October 24, 2017, 1:29 am
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1 Philippine Peso = 0.07134 UAE Dirham
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1 Philippine Peso = 0.03458 Neth Antilles Guilder
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1 Philippine Peso = 0.06247 Brazilian Real
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1 Philippine Peso = 0.01653 Euro
1 Philippine Peso = 0.03972 Fiji Dollar
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1 Philippine Peso = 0.01472 British Pound
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1 Philippine Peso = 0.91414 Gambian Dalasi
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1 Philippine Peso = 0.33557 Moldovan Leu
1 Philippine Peso = 1.00952 Macedonian Denar
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1 Philippine Peso = 0.02786 New Zealand Dollar
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1 Philippine Peso = 1 Philippine Peso
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1 Philippine Peso = 0.0698 Polish Zloty
1 Philippine Peso = 109.32012 Paraguayan Guarani
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1 Philippine Peso = 16.13209 Rwanda Franc
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1 Philippine Peso = 0.25618 Seychelles Rupee
1 Philippine Peso = 0.12937 Sudanese Pound
1 Philippine Peso = 0.15921 Swedish Krona
1 Philippine Peso = 0.02646 Singapore Dollar
1 Philippine Peso = 0.01475 St Helena Pound
1 Philippine Peso = 0.43135 Slovak Koruna
1 Philippine Peso = 148.01865 Sierra Leone Leone
1 Philippine Peso = 10.85859 Somali Shilling
1 Philippine Peso = 405.06606 Sao Tome Dobra
1 Philippine Peso = 0.16997 El Salvador Colon
1 Philippine Peso = 10.0035 Syrian Pound
1 Philippine Peso = 0.26663 Swaziland Lilageni
1 Philippine Peso = 0.64433 Thai Baht
1 Philippine Peso = 0.04839 Tunisian Dinar
1 Philippine Peso = 0.04297 Tongan paʻanga
1 Philippine Peso = 0.07213 Turkish Lira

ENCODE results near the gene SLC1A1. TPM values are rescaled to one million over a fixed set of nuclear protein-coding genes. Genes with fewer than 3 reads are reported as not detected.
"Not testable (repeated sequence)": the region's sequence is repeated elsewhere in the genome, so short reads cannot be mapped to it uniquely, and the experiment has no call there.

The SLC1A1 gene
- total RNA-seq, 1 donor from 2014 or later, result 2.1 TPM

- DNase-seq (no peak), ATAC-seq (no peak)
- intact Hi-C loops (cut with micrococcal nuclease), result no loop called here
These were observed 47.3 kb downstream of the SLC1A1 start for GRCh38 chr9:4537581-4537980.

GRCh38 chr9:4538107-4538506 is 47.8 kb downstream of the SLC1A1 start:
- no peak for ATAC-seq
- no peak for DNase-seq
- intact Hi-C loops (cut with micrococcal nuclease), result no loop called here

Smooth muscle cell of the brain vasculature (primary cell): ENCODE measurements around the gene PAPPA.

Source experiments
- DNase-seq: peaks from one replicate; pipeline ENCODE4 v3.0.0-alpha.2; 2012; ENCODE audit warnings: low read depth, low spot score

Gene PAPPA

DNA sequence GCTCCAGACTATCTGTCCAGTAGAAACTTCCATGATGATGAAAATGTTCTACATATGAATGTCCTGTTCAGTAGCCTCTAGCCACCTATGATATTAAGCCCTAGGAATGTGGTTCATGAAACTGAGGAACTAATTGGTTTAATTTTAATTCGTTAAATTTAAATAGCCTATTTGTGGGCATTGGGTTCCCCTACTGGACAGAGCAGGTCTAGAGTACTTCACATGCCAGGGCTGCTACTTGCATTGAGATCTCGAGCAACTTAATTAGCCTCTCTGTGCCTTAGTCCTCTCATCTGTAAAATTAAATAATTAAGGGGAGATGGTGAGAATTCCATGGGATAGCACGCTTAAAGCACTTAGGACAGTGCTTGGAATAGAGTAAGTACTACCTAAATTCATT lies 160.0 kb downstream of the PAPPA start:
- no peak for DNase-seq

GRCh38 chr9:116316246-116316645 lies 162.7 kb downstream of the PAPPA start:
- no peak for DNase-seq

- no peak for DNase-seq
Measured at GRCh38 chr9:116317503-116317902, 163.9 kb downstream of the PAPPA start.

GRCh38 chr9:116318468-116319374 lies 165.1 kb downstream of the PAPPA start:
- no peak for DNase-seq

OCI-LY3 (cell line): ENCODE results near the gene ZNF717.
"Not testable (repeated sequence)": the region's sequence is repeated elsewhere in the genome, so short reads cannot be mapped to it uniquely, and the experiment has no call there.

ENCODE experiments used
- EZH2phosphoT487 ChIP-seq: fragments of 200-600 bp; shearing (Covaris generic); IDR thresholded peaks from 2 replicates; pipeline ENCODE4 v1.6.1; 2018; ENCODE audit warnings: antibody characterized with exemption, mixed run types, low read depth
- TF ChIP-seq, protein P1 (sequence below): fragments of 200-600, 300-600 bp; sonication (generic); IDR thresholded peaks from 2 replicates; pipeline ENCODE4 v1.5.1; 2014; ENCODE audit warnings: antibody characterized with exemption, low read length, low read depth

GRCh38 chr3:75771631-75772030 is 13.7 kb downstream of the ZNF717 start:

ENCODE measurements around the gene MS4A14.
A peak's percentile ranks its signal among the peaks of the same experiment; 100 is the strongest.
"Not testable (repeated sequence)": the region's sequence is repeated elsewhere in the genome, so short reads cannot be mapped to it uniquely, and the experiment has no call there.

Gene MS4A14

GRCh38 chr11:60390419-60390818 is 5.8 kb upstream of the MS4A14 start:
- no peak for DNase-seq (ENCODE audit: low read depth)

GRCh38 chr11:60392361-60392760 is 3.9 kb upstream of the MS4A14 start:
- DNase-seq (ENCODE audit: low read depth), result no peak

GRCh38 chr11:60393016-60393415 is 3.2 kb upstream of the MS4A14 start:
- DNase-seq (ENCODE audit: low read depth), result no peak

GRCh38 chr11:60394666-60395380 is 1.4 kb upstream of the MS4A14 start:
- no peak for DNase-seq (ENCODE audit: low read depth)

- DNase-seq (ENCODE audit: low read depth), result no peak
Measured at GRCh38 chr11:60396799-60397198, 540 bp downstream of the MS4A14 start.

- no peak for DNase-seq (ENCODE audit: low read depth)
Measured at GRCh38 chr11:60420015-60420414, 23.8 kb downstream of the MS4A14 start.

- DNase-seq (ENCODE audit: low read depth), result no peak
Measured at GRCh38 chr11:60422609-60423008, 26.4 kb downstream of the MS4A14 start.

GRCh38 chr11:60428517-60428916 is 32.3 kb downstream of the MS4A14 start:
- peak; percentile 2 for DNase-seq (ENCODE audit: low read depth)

1 Philippine Peso = 0.12972 Trinidad Tobago Dollar
1 Philippine Peso = 0.58747 Taiwan Dollar
1 Philippine Peso = 43.47319 Tanzanian Shilling
1 Philippine Peso = 0.51593 Ukraine Hryvnia
1 Philippine Peso = 70.94017 Ugandan Shilling
1 Philippine Peso = 0.01943 United States Dollar
1 Philippine Peso = 0.57556 Uruguayan New Peso
1 Philippine Peso = 156.17716 Uzbekistan Sum
1 Philippine Peso = 0.19376 Venezuelan Bolivar
1 Philippine Peso = 441.37529 Vietnam Dong
1 Philippine Peso = 2.06876 Vanuatu Vatu
1 Philippine Peso = 0.04978 Samoa Tala
1 Philippine Peso = 10.83178 CFA Franc (BEAC)
1 Philippine Peso = 0.05245 East Caribbean Dollar
1 Philippine Peso = 10.68376 CFA Franc (BCEAO)
1 Philippine Peso = 1.97222 Pacific Franc
1 Philippine Peso = 4.85431 Yemen Riyal
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US businesses fear NAFTA doomed

MEXICO CITY/WASHINGTON- The most powerful US business lobby accused the Trump administration of making “poison pill proposals” to sabotage NAFTA on Tuesday, as Mexico’s foreign minister said the demise of the regional trade pact would hurt bilateral cooperation.

The process of renegotiating the 23-year-old North American Free Trade Agreement has turned increasingly acrimonious. Mexico accuses US President Donald Trump of spoiling for a “protectionist war” with proposals aimed at balancing trade.